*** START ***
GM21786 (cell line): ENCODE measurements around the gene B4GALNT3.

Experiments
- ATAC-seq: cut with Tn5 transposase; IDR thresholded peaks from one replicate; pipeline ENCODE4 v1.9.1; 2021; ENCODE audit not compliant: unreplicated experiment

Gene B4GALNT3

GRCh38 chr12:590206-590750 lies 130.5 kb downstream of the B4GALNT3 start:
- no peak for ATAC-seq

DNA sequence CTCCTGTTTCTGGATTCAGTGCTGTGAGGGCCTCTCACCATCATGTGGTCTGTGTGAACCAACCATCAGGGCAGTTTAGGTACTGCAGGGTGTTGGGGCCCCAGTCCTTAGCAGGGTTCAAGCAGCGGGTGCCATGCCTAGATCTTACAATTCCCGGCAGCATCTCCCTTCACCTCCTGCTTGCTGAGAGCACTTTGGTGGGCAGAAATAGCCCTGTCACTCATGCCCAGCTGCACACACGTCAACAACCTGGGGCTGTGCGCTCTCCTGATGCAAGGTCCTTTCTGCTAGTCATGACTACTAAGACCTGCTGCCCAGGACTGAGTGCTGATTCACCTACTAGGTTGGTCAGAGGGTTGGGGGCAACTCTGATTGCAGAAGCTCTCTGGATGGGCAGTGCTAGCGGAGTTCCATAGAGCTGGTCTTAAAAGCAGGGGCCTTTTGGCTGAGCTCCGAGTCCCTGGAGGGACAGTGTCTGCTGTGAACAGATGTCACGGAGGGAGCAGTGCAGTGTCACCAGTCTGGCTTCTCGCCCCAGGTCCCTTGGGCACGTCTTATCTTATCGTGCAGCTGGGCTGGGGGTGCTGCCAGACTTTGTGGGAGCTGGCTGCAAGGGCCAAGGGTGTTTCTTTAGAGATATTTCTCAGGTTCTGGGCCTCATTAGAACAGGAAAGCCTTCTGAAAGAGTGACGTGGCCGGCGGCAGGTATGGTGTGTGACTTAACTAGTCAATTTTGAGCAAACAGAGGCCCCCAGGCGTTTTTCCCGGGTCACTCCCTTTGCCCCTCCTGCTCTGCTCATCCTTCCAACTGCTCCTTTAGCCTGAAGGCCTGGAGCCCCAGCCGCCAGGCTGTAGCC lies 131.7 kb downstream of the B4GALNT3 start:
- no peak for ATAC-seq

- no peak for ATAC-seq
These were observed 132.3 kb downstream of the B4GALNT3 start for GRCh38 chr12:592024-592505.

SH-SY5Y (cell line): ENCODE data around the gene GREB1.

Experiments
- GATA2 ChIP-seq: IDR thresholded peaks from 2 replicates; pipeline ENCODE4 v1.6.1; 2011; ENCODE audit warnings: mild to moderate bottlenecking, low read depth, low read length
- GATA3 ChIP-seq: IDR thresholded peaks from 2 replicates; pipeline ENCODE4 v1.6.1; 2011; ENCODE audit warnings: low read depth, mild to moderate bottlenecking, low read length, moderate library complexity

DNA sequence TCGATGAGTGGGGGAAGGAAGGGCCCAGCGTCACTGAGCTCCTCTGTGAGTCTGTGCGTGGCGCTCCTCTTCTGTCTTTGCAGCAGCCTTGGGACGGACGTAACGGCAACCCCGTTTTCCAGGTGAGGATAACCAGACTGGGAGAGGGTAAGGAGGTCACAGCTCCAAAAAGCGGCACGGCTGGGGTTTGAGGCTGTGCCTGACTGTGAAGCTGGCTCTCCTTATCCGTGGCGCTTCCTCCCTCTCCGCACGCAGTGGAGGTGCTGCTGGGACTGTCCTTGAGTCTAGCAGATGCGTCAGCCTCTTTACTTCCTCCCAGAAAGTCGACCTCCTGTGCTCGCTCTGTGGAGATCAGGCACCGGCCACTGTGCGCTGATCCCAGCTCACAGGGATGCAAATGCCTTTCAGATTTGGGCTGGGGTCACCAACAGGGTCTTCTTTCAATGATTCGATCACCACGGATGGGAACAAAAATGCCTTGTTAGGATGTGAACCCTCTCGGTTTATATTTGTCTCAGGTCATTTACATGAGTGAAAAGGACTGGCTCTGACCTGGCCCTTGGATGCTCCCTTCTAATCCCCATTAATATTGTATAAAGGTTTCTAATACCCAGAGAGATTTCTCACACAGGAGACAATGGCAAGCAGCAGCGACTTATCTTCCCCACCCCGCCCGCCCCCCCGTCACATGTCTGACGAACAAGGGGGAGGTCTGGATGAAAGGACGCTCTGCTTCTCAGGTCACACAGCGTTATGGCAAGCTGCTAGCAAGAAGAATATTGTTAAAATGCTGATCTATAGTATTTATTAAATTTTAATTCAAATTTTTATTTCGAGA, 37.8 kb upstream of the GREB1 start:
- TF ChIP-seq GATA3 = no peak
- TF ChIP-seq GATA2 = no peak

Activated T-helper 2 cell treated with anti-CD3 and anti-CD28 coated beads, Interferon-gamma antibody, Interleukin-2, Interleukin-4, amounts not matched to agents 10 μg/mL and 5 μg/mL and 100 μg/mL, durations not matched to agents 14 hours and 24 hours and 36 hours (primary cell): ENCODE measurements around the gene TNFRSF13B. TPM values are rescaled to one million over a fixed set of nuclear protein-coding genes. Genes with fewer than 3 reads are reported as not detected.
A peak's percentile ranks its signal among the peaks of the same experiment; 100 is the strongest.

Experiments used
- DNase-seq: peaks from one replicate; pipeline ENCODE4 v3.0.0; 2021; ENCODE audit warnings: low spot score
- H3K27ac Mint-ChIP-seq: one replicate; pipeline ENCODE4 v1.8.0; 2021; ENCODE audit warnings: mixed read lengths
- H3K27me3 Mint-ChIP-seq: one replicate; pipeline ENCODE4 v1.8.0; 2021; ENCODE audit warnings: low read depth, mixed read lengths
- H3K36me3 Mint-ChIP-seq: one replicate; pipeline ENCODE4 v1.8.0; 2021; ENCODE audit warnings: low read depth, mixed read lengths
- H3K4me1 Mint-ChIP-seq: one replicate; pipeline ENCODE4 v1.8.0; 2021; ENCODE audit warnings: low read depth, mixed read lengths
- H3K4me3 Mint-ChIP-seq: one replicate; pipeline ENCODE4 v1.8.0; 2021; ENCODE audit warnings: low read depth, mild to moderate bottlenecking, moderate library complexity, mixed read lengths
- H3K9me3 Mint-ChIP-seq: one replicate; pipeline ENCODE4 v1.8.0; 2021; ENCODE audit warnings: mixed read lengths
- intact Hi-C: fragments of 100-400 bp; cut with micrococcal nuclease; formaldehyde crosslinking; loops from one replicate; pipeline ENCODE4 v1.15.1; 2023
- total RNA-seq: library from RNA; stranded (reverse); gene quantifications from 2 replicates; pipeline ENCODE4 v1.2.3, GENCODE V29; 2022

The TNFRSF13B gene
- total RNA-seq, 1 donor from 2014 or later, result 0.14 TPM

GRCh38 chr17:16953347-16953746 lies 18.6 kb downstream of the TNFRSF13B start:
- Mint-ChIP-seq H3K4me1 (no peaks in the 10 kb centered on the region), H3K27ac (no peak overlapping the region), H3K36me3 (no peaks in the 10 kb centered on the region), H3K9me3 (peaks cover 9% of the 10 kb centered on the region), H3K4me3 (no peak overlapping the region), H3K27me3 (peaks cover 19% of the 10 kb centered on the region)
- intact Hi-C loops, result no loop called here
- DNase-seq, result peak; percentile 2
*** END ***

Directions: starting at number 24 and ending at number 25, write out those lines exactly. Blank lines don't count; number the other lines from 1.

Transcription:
- H3K36me3 Mint-ChIP-seq: one replicate; pipeline ENCODE4 v1.8.0; 2021; ENCODE audit warnings: low read depth, mixed read lengths
- H3K4me1 Mint-ChIP-seq: one replicate; pipeline ENCODE4 v1.8.0; 2021; ENCODE audit warnings: low read depth, mixed read lengths